It is important to note that at present the complete fulfilment of concrete and abstract demands are mutually exclusive. In order to supply the concrete needs of the entire populous their freedom and equality must be reduced, and if people are given their abstract demands not everyone will have their concrete demands met, as those with the means of production will have the freedom to hoard resources. Also the complete fulfilment of all abstract values is impossible as complete freedom and justice are mutually exclusive as justice often requires the limitations of the freedom of an individual, therefore we will use an ideal balance of abstract demands which allows the maximum possible expression of all as our idea of the fulfilment of abstract demands.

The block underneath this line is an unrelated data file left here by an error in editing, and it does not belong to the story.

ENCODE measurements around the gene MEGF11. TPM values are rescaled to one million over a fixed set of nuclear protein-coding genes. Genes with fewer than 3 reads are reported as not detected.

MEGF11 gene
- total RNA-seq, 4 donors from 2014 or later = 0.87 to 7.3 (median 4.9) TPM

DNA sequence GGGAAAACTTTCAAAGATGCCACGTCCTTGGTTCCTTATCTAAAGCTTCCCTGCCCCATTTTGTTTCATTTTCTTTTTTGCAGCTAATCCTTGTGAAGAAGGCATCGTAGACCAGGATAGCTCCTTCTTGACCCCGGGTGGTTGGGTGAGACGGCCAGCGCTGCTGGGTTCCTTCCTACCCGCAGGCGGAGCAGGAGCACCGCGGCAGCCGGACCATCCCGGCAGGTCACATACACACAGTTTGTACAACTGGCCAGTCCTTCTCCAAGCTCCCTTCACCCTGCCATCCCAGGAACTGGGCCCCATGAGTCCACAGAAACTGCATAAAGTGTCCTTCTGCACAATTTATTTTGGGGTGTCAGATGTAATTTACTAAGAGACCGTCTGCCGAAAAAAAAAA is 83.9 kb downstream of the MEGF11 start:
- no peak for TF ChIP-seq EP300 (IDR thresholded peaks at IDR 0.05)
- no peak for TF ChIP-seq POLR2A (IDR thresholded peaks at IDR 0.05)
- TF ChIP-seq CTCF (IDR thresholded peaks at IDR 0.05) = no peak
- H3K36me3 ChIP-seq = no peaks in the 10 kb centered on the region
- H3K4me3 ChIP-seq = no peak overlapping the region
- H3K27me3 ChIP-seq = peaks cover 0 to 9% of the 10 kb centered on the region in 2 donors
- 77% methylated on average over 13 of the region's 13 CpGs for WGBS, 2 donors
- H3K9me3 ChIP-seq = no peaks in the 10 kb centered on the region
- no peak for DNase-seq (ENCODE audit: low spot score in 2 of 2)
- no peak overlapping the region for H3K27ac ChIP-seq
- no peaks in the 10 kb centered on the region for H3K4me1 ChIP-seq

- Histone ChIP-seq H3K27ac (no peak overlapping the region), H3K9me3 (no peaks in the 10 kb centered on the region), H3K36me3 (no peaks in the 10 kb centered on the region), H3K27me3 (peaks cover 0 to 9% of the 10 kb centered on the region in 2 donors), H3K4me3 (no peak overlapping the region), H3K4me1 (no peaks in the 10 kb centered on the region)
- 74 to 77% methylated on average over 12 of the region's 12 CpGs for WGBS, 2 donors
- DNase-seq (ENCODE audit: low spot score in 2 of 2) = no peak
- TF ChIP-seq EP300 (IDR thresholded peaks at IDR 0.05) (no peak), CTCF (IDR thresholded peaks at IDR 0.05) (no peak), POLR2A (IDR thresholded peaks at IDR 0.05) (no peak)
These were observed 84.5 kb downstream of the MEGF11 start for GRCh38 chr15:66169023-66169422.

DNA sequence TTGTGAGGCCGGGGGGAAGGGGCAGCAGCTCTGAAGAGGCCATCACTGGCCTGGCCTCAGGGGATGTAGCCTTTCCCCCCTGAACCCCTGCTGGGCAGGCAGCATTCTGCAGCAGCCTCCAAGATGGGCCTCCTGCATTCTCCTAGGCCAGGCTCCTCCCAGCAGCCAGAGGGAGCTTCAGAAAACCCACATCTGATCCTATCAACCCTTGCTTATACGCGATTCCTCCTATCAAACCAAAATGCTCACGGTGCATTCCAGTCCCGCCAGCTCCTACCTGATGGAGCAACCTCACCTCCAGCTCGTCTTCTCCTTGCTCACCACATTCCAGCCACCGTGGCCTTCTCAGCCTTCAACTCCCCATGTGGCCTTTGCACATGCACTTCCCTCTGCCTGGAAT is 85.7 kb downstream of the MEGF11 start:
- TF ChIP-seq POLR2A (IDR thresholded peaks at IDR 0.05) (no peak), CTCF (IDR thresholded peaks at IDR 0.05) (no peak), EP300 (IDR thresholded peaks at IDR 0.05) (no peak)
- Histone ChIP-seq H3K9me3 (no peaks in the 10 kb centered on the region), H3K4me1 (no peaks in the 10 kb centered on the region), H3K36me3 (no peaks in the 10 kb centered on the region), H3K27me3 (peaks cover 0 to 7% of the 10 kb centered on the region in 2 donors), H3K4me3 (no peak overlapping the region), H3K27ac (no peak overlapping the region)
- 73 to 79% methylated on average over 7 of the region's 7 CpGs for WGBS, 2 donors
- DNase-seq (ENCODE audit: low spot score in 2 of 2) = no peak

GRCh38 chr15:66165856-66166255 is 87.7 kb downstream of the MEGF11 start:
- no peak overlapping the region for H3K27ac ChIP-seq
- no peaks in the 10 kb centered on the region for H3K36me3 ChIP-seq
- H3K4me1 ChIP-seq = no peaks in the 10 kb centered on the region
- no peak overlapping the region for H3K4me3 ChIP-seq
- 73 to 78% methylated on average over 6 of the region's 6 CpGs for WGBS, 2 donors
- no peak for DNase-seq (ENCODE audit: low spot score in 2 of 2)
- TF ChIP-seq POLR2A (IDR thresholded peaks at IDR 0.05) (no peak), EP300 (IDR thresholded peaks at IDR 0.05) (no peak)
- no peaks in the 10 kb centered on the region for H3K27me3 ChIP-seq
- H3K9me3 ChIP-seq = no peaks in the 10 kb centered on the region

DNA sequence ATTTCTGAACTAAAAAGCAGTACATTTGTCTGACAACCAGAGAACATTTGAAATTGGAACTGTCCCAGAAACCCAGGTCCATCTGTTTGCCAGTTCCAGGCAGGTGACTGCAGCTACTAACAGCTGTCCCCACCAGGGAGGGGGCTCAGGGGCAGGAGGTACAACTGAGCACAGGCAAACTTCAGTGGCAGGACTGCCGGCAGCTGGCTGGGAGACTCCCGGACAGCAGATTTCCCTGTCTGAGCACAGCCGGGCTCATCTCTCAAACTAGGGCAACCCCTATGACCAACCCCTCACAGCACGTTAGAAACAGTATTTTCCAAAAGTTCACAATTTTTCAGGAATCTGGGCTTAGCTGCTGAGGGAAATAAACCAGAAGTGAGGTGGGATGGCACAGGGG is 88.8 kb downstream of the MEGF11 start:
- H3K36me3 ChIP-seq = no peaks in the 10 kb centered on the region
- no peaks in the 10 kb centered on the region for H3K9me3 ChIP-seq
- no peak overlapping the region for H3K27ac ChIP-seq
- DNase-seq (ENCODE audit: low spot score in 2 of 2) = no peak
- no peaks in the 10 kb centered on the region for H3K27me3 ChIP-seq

Liberty is arguably considered the most popularly important abstract demand in our post-colonial, civil rights orientated modern world. Liberty can be considered the ability to continue on your chosen path unhindered by the government or state. There will obviously be a limit to personal freedoms due to law, although Hobbes suggested that law should only be there to prevent violence this is not the case as legislation is also used to protect national economies. If the state did not concern themselves with the economy, almost certainly drastically reducing the provision of concrete demands, it would result in a slight increase in personal freedom, however I believe that this sacrifice of concrete demands (which are earned, not given) would be too great.